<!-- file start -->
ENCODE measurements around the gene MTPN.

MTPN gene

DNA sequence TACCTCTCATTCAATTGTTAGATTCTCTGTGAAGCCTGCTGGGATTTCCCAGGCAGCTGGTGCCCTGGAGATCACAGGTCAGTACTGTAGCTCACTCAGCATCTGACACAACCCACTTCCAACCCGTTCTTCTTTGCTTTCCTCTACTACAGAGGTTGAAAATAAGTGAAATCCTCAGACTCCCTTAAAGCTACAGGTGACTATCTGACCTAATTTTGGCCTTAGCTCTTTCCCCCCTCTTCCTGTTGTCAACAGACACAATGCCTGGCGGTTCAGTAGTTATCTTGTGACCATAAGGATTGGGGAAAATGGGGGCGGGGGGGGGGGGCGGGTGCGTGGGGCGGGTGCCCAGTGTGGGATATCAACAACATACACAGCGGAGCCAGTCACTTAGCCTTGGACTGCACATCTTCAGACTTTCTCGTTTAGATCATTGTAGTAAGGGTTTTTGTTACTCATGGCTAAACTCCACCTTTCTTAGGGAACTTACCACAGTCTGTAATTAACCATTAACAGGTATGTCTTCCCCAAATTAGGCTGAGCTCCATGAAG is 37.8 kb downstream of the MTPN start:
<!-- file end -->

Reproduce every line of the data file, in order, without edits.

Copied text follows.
ENCODE measurements around the gene MTPN.

MTPN gene

DNA sequence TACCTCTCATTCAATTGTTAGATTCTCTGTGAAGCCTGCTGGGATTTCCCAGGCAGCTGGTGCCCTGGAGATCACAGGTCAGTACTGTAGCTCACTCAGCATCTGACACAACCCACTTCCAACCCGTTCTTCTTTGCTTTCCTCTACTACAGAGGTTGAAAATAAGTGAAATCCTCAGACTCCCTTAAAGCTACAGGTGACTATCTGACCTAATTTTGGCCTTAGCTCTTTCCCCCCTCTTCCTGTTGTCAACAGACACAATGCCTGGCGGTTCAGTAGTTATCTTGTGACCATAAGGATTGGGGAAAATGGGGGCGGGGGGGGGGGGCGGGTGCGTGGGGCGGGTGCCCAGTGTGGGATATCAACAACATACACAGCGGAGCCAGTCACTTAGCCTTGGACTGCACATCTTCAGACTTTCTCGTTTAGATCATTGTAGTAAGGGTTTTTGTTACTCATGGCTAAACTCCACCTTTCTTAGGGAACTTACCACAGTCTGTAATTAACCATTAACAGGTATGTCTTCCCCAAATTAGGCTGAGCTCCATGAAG is 37.8 kb downstream of the MTPN start: